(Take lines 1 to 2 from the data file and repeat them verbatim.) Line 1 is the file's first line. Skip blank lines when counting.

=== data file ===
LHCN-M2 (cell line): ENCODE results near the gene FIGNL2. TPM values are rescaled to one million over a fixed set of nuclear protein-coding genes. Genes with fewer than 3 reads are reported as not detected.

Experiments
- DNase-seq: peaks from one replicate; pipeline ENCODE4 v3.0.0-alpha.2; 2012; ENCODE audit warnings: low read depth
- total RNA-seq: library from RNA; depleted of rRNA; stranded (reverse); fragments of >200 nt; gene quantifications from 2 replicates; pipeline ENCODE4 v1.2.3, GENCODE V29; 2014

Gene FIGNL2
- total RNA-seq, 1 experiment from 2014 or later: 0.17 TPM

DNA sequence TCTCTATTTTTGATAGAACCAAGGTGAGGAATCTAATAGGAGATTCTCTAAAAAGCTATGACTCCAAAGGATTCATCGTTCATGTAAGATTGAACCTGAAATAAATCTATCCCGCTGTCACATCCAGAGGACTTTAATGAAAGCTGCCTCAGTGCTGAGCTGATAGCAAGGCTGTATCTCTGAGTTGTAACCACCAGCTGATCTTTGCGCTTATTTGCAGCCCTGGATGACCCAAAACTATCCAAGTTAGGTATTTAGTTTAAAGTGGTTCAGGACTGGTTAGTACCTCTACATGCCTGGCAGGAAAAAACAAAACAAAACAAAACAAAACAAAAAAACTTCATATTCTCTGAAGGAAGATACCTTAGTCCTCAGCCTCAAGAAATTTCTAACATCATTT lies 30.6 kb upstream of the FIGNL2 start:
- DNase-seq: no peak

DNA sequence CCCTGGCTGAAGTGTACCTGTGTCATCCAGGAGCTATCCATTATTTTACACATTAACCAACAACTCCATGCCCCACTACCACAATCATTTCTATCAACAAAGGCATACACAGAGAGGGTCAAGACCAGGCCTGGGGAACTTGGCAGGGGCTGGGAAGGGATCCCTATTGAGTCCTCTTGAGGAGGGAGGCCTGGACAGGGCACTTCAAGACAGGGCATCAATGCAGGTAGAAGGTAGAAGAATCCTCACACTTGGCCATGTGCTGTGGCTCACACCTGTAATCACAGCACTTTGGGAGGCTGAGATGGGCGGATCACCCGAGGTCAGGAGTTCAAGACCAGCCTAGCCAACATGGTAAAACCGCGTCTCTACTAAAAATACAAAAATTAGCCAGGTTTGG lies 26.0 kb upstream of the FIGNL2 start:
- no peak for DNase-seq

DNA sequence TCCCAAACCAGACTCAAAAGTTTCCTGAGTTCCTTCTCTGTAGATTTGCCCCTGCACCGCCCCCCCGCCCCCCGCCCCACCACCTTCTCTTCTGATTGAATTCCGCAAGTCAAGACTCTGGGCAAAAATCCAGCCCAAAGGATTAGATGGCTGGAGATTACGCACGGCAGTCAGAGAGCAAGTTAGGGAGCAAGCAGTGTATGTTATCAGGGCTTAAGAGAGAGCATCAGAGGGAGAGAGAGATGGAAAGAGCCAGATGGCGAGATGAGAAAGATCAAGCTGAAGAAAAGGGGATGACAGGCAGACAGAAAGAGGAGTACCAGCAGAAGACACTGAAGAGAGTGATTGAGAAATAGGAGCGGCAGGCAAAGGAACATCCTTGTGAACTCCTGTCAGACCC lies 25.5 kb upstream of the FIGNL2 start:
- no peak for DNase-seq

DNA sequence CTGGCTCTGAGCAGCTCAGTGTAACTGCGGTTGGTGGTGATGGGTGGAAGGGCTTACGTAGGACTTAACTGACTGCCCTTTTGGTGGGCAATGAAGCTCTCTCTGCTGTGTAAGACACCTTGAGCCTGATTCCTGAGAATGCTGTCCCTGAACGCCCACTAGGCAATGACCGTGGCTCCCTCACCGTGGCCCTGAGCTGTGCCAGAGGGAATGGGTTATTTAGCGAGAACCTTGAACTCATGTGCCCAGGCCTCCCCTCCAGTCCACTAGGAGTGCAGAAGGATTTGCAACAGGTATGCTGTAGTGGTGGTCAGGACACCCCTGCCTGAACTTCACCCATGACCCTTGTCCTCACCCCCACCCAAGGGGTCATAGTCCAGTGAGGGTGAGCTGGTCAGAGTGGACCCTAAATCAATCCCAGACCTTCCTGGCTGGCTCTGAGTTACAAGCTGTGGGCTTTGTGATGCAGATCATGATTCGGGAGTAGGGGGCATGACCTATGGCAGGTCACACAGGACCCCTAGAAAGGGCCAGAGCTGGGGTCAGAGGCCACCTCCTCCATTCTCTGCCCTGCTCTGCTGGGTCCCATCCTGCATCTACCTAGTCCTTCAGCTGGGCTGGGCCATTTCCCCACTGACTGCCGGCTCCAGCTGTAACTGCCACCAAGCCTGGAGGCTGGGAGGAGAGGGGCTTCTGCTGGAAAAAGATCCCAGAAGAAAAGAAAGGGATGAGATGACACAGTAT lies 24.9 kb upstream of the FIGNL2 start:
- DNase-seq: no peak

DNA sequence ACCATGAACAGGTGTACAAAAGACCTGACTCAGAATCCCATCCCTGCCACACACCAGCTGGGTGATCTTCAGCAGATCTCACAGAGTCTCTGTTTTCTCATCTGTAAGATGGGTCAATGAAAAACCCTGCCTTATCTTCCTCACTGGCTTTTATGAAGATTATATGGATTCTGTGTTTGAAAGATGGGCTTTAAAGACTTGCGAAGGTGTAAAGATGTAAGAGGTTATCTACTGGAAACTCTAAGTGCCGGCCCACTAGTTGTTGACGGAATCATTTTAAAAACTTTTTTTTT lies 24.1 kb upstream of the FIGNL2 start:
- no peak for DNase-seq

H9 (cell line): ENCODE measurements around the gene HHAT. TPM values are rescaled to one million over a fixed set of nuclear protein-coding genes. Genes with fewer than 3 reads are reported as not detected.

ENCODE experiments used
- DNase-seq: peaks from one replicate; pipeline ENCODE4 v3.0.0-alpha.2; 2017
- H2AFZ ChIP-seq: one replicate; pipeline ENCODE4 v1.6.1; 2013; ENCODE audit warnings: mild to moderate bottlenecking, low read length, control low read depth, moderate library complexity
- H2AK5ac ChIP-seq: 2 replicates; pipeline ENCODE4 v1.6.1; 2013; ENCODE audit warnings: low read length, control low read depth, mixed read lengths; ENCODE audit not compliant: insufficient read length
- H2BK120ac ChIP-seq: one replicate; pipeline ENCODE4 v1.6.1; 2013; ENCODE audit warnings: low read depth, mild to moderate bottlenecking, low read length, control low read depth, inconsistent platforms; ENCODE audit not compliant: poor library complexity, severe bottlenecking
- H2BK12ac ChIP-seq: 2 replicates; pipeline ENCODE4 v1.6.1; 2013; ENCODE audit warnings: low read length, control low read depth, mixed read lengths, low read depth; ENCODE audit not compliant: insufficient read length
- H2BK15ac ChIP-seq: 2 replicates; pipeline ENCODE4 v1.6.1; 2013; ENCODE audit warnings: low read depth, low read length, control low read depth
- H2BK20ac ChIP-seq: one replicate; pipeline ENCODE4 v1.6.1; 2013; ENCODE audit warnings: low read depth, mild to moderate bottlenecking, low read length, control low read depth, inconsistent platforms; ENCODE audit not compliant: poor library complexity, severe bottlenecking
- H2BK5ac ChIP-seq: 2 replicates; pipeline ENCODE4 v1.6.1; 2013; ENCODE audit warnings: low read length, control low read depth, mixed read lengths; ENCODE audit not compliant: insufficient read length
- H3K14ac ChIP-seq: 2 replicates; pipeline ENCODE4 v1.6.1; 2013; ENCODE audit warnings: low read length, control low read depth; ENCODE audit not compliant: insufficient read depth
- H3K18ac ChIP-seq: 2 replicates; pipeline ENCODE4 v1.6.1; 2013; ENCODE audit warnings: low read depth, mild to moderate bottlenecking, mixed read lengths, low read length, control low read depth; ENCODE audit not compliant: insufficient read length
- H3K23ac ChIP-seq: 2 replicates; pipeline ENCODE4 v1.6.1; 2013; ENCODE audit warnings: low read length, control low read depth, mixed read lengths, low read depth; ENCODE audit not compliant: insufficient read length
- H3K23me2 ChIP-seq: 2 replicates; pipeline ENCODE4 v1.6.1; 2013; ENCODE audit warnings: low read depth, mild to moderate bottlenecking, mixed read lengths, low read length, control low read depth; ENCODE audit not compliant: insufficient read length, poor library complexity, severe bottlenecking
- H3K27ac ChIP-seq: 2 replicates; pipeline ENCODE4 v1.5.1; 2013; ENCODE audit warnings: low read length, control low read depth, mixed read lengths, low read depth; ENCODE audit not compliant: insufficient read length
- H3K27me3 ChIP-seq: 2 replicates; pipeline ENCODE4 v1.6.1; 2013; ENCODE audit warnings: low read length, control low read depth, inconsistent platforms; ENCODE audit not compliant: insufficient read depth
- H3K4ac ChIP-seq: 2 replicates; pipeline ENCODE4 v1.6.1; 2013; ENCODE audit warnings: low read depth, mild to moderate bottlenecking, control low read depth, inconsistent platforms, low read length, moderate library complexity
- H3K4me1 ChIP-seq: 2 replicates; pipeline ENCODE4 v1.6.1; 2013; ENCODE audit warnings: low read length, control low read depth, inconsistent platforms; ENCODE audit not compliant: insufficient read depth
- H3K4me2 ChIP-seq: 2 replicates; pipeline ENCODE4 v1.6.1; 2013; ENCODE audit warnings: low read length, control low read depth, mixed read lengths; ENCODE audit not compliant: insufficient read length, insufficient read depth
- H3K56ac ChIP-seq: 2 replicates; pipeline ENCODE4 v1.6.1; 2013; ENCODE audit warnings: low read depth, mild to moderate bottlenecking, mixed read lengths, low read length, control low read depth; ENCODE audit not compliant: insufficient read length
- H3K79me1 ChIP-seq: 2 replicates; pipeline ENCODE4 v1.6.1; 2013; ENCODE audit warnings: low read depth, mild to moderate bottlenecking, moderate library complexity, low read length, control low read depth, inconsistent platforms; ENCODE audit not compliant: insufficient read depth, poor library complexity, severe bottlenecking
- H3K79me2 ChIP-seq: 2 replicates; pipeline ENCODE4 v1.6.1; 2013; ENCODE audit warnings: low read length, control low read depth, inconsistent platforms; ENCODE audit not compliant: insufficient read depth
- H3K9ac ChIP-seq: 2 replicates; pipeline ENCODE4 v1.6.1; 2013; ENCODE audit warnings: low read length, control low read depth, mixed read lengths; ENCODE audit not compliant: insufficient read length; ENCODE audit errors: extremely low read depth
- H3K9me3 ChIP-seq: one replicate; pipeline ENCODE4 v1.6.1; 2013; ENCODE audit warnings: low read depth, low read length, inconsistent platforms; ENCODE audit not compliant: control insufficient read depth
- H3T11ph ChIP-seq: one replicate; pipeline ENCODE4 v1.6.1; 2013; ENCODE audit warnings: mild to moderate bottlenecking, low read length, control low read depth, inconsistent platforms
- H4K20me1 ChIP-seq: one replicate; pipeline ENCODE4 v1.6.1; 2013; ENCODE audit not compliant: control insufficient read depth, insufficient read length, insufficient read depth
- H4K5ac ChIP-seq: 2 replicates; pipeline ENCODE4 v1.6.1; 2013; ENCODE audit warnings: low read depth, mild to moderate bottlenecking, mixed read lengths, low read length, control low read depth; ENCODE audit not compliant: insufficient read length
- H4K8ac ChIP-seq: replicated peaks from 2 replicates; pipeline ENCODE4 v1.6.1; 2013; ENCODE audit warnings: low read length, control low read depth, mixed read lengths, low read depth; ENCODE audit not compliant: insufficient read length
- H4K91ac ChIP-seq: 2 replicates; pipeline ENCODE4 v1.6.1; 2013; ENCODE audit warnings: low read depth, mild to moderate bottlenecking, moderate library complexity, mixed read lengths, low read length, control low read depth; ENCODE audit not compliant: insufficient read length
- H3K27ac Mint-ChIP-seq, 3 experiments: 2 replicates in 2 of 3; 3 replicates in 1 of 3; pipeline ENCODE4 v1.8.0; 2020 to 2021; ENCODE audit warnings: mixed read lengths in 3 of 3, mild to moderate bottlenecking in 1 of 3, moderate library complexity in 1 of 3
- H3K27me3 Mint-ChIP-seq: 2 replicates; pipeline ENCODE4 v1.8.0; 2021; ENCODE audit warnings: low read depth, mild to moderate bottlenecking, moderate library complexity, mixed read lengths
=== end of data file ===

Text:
LHCN-M2 (cell line): ENCODE results near the gene FIGNL2. TPM values are rescaled to one million over a fixed set of nuclear protein-coding genes. Genes with fewer than 3 reads are reported as not detected.

Experiments